In part one of this series, “Best Practices for Conducting Remote Interviews in Today’s Restrictive Climate,” we discussed the increased need for investigators to conduct remote interviews. As travel restrictions continue to escalate and government mandates force more employees to work remotely, the need for remote capability has never been more immediate. As we have already discussed, many interviewers that are still tasked with closing cases and having conversations with employees have been leveraging technology to accomplish that mission.
We also talked extensively about the application of telephone interviews including the disadvantages, preliminary steps to take, and structure of the actual conversation. Now, we want to dive into technology that is becoming increasingly more popular for remote workers—the use of video conferencing platforms to communicate.
Many of the same considerations should be made for video conferencing interviews that we discussed relative to telephone interviewing. Please refer to our previous article for those tips. However, there are additional obstacles and advantages to consider when relying on video conferencing as a solution for your next investigative interview.
When to Use a Remote Interview
The same guidelines that apply to remote interviewing using the telephone should also relate to video interviews. However, there may be some additional considerations in deciding when a video interview may or may not be the appropriate solution:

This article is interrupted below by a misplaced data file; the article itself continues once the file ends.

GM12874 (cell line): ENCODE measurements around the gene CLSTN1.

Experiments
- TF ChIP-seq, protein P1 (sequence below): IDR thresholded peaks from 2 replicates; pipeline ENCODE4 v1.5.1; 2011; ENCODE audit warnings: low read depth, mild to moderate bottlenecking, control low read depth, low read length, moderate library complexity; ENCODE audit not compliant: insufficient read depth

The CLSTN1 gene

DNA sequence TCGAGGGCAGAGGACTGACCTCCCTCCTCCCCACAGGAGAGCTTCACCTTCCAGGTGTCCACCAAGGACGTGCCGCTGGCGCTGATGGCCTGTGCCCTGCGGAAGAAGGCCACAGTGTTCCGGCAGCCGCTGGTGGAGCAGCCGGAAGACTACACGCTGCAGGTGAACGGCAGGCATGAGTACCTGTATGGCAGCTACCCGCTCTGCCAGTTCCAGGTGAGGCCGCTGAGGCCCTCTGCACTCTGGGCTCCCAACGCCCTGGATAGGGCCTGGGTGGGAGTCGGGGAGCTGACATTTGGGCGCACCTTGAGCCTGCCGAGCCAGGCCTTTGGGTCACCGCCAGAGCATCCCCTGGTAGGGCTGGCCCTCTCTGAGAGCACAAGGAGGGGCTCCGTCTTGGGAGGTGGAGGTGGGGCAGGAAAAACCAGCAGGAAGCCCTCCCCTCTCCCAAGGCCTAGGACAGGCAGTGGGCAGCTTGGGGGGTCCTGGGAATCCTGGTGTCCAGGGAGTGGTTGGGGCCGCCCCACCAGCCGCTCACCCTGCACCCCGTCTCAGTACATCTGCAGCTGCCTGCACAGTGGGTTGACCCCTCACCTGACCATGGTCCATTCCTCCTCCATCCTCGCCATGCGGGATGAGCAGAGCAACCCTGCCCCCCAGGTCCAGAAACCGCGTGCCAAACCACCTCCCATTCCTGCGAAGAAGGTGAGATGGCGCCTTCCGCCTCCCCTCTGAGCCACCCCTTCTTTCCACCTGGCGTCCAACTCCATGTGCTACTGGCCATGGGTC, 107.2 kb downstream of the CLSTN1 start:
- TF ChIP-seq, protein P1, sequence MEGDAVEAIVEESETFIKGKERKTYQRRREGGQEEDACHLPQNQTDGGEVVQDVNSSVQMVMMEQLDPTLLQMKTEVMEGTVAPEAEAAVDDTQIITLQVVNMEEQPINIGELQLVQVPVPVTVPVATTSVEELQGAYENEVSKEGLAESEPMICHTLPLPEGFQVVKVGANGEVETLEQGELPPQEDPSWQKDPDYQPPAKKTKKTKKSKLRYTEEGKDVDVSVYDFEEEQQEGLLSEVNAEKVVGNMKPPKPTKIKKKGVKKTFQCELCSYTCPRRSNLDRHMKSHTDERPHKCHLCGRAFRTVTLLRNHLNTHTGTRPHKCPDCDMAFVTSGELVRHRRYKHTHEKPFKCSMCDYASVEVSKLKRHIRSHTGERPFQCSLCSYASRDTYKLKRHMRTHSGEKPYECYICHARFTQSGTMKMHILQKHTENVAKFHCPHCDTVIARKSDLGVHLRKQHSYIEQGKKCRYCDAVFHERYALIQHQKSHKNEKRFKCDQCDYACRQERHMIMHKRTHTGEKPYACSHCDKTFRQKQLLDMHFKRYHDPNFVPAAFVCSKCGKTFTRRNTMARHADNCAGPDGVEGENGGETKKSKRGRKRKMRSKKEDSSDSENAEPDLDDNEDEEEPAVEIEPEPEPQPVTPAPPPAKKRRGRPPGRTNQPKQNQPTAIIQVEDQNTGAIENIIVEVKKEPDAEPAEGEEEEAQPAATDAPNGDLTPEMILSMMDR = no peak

- Similar to the standard phone interview, investigators need to determine if they have a reliable platform to conduct these conversations; signal strength, video quality, and ease of use should be considered.
- Will the environment of either the interviewer or subject create additional visual distractions that can’t be minimized? We will discuss the environment later in this article, but if there are obstacles that create an unprofessional or distracting environment, a phone interview may be better suited.
- Organizational guidelines may disallow any type of video broadcast that does not meet jurisdictional mandates or creates a privacy concern for the information that may be discussed during the conversation.
- Relative to the culture of the organization, video meetings and conversations may be commonplace, which would normalize this method of communication. If employees are comfortable with this type of delivery, they are less likely to have resistance on a video call than a more impersonal phone interview.